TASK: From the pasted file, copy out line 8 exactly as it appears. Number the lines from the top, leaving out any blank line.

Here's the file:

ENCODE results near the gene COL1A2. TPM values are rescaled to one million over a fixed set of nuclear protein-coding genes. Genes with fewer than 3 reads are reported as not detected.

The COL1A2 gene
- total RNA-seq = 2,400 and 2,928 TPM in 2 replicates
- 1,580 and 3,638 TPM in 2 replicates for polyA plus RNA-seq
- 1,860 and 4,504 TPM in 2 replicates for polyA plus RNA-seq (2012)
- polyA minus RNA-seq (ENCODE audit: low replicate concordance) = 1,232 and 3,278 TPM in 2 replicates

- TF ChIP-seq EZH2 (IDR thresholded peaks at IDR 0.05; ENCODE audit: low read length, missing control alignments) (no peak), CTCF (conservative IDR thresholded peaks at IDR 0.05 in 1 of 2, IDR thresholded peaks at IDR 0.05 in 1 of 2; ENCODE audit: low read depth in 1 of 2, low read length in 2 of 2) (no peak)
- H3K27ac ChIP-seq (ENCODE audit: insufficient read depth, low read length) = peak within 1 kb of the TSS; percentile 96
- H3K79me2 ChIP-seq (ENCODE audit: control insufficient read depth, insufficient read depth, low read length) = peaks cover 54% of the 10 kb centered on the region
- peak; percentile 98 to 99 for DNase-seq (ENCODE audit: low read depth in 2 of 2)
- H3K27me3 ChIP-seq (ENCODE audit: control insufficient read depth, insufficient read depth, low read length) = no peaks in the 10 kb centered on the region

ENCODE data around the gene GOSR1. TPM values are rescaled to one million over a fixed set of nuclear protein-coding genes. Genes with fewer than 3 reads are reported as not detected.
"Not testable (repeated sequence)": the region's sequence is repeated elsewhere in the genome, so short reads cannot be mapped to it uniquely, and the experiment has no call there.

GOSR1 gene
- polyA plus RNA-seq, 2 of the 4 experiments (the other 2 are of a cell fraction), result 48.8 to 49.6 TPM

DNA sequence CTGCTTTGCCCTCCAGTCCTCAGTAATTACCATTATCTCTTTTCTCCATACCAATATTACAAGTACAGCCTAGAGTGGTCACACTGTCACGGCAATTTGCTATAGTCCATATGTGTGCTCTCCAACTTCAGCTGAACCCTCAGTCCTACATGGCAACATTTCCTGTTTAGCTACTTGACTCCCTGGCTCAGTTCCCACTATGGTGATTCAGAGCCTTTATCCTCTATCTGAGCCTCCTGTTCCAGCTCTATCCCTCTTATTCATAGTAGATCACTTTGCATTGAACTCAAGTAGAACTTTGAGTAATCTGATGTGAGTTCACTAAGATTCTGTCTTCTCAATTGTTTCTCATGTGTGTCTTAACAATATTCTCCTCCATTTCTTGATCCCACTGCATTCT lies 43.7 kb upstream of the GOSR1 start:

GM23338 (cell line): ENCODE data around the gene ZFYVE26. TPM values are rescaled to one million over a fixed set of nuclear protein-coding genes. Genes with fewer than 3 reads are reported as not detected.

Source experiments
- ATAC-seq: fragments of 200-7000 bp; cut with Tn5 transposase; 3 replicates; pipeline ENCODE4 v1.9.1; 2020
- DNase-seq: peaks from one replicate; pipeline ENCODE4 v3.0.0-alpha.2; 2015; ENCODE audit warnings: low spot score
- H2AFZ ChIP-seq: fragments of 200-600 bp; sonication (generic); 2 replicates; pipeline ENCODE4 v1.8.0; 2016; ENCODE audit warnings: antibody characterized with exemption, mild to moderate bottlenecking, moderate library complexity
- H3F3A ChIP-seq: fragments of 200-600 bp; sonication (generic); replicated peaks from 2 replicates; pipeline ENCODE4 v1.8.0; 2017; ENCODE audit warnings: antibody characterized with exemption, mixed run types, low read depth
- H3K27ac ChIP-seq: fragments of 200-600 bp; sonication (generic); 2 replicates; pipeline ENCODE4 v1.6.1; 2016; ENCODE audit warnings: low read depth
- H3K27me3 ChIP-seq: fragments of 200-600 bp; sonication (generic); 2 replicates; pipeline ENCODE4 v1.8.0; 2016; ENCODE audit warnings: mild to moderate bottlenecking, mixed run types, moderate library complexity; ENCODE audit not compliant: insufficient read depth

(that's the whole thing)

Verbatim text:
- H3K27ac ChIP-seq (ENCODE audit: insufficient read depth, low read length) = peak within 1 kb of the TSS; percentile 96